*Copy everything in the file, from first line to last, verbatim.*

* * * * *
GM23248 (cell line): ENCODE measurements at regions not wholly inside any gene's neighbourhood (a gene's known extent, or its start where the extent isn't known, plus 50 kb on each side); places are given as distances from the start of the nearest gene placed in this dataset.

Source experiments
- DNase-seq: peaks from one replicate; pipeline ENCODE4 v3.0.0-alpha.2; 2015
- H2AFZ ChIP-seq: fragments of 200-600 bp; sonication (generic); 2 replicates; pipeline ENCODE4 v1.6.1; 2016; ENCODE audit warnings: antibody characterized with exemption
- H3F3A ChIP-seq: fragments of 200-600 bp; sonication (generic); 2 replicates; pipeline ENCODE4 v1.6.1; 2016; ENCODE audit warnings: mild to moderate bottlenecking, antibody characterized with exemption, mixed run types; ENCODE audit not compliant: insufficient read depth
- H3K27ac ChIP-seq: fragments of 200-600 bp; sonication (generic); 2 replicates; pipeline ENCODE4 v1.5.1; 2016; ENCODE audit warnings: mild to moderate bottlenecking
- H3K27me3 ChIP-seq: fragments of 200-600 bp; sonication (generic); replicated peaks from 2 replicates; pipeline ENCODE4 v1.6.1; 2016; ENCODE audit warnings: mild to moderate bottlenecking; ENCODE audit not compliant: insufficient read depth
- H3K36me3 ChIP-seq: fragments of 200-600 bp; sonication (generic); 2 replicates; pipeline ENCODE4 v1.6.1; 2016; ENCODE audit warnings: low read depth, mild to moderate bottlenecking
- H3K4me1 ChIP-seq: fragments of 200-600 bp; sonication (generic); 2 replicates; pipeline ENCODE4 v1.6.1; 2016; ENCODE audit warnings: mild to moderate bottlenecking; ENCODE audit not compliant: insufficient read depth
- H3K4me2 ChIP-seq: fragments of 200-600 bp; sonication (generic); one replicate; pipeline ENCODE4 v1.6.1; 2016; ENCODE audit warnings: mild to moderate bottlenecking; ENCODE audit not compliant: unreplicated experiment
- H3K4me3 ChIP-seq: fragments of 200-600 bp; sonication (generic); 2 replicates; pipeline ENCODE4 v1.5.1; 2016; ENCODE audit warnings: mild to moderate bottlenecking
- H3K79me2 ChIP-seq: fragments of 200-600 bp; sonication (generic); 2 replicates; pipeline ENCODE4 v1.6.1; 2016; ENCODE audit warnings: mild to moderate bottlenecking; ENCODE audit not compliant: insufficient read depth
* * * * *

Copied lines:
GM23248 (cell line): ENCODE measurements at regions not wholly inside any gene's neighbourhood (a gene's known extent, or its start where the extent isn't known, plus 50 kb on each side); places are given as distances from the start of the nearest gene placed in this dataset.

Source experiments
- DNase-seq: peaks from one replicate; pipeline ENCODE4 v3.0.0-alpha.2; 2015
- H2AFZ ChIP-seq: fragments of 200-600 bp; sonication (generic); 2 replicates; pipeline ENCODE4 v1.6.1; 2016; ENCODE audit warnings: antibody characterized with exemption
- H3F3A ChIP-seq: fragments of 200-600 bp; sonication (generic); 2 replicates; pipeline ENCODE4 v1.6.1; 2016; ENCODE audit warnings: mild to moderate bottlenecking, antibody characterized with exemption, mixed run types; ENCODE audit not compliant: insufficient read depth
- H3K27ac ChIP-seq: fragments of 200-600 bp; sonication (generic); 2 replicates; pipeline ENCODE4 v1.5.1; 2016; ENCODE audit warnings: mild to moderate bottlenecking
- H3K27me3 ChIP-seq: fragments of 200-600 bp; sonication (generic); replicated peaks from 2 replicates; pipeline ENCODE4 v1.6.1; 2016; ENCODE audit warnings: mild to moderate bottlenecking; ENCODE audit not compliant: insufficient read depth
- H3K36me3 ChIP-seq: fragments of 200-600 bp; sonication (generic); 2 replicates; pipeline ENCODE4 v1.6.1; 2016; ENCODE audit warnings: low read depth, mild to moderate bottlenecking
- H3K4me1 ChIP-seq: fragments of 200-600 bp; sonication (generic); 2 replicates; pipeline ENCODE4 v1.6.1; 2016; ENCODE audit warnings: mild to moderate bottlenecking; ENCODE audit not compliant: insufficient read depth
- H3K4me2 ChIP-seq: fragments of 200-600 bp; sonication (generic); one replicate; pipeline ENCODE4 v1.6.1; 2016; ENCODE audit warnings: mild to moderate bottlenecking; ENCODE audit not compliant: unreplicated experiment
- H3K4me3 ChIP-seq: fragments of 200-600 bp; sonication (generic); 2 replicates; pipeline ENCODE4 v1.5.1; 2016; ENCODE audit warnings: mild to moderate bottlenecking
- H3K79me2 ChIP-seq: fragments of 200-600 bp; sonication (generic); 2 replicates; pipeline ENCODE4 v1.6.1; 2016; ENCODE audit warnings: mild to moderate bottlenecking; ENCODE audit not compliant: insufficient read depth